for sustain­ability, renewable energy and en­ vironmental management than ever before. We are backpackers going for eco-tourism with a light ecological rucksacks, we calcu­ late our water footprint through apps and look at the fair-trade label before buying our coffee, we ask the local farmer for his left-over crop and we think second-hand is more in than first-hand.2, 3, 8 We are advocates of peace, fans of Gandhi and campers against hedge funds. We save wales on boats and not on paper, we join local organisations and NGOs to create change right in front of our own doorsteps, and we do all of this because we are convin­ ced that this is the future.3 Maybe it is not Europe’s youth that does not care about politics, but Europe’s politics that does not care about our future?«

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References: 1 Dauvergne P (2012) Handbook of Global Environmental Politics, Edward Elgar Publishing, Chelten­ ham, United Kingdom 2 End User Integration, Innovation and Entrepreneurship (EU-InnovatE), available online: euinnovate.com (last accessed: June 2014) 3 European Commission (2013), EU Youth Report 2012, Publica­ tions Office of the European Uni­ on, Luxembourg; available online: http://ec.europa.eu/youth/library/reports/eu-youth-report-2012_en.pdf 4 Friedl B et al (2007) Sustainable Food Consumption: Trends and Opportunities, final report, year 2, Sustainable Europe Research In­ stitute; available online: http://seri. at/wp-content/uploads/2009/08/ final_report_sufotrop_year_2007.pdf (last accessed: August 2014) 5 International Civil Aviation Organi­ sation – A United Nations Special­ ised Agency: Statistics (https://stats. icao.int) (last accessed: August 2014) 6 International Union for Conserva­ tion of Nature (IUCN) Red List of Threatened Species; available online: www.iucnredlist.org (last accessed: June 2014) 7 IPCC (2014) Summary for Policy­ makers, In: Climate Change (2014) Fifth Assessment Report of the In­ tergovernmental Panel on Climate Change, Cambridge University Press, Cambridge, United Kingdom and New York, NY, USA 8 Water Footprint Network: www. waterfootprint.org (last accessed: June 2014) 9 Zhou J (2014) From better understandings to proactive actions: Housing location and commuting mode choices among university stu­ dents Transport Policy 33: 166–175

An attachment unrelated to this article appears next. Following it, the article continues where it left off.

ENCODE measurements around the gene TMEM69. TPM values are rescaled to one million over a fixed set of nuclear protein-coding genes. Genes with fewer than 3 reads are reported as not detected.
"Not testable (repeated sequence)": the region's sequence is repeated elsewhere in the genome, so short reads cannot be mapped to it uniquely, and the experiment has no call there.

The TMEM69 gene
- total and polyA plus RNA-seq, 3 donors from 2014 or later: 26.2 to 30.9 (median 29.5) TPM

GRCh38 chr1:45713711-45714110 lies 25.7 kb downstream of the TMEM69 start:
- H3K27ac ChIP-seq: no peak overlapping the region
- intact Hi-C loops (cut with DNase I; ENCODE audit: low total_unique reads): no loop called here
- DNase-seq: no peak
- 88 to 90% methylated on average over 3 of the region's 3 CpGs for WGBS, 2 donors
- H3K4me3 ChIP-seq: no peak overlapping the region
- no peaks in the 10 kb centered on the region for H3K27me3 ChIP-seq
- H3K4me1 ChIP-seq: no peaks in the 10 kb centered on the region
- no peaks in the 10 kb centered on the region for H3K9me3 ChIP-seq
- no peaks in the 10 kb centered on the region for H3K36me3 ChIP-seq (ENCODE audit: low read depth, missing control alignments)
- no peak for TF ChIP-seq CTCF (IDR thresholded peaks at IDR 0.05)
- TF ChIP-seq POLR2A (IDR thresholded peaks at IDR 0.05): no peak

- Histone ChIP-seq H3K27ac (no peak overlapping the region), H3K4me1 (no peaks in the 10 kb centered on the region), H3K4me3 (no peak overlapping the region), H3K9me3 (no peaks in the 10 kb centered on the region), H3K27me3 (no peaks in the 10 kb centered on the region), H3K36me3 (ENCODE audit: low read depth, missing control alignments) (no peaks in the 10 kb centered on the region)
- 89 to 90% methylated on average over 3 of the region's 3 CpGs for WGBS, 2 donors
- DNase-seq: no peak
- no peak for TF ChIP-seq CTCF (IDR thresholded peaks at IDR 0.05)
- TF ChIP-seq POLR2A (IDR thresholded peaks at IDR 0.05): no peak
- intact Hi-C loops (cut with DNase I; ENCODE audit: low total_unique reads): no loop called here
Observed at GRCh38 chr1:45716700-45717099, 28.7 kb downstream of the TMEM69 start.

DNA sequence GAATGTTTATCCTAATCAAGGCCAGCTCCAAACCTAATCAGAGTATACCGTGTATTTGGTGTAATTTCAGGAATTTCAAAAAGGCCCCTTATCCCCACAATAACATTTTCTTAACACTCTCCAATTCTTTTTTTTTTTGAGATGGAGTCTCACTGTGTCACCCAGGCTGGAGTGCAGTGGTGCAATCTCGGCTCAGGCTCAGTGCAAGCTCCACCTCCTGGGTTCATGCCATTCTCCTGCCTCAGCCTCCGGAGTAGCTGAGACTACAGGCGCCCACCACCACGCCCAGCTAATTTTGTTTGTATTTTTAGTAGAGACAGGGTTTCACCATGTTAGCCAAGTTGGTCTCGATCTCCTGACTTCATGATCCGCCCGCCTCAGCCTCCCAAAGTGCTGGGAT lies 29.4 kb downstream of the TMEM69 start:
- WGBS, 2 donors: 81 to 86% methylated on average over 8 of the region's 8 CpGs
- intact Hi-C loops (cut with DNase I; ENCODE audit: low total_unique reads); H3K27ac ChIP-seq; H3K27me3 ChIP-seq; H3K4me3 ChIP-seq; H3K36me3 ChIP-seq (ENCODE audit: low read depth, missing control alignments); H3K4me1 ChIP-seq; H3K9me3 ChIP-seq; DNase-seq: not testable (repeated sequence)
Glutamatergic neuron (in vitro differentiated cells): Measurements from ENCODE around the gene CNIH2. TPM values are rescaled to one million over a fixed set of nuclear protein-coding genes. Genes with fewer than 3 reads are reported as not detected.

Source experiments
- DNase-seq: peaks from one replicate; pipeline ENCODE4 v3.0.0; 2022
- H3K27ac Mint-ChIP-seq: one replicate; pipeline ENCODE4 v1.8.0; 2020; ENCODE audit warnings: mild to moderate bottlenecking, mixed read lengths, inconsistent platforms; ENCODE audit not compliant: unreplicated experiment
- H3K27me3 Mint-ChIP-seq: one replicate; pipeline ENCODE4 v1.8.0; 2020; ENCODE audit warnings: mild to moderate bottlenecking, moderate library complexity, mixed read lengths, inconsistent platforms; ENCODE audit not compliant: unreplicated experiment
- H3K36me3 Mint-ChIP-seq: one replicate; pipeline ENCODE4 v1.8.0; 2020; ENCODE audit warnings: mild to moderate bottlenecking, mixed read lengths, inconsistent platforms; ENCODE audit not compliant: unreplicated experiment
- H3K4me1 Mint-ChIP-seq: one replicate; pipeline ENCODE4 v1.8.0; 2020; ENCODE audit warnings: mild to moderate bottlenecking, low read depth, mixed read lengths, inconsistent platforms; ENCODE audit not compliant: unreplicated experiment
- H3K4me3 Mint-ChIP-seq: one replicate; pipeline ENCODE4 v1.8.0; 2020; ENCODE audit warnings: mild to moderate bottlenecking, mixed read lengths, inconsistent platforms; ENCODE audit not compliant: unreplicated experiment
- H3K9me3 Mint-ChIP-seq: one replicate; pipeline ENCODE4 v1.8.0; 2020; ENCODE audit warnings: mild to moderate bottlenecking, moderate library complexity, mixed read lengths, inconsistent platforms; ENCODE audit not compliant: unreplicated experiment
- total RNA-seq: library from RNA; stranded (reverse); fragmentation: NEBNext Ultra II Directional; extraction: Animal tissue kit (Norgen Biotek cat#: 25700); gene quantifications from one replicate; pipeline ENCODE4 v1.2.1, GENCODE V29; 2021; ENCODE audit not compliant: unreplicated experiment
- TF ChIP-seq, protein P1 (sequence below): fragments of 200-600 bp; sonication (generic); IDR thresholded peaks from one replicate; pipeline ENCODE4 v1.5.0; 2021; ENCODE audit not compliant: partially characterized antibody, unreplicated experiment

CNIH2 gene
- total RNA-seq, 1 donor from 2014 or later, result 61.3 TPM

Profile for Youth Future Project e.V.

Changing (Dis)Course - The Youth, the Future and shared Responsibility  

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Changing (Dis)Course - The Youth, the Future and shared Responsibility  

More Informations: www.y-f-p.de/multimedia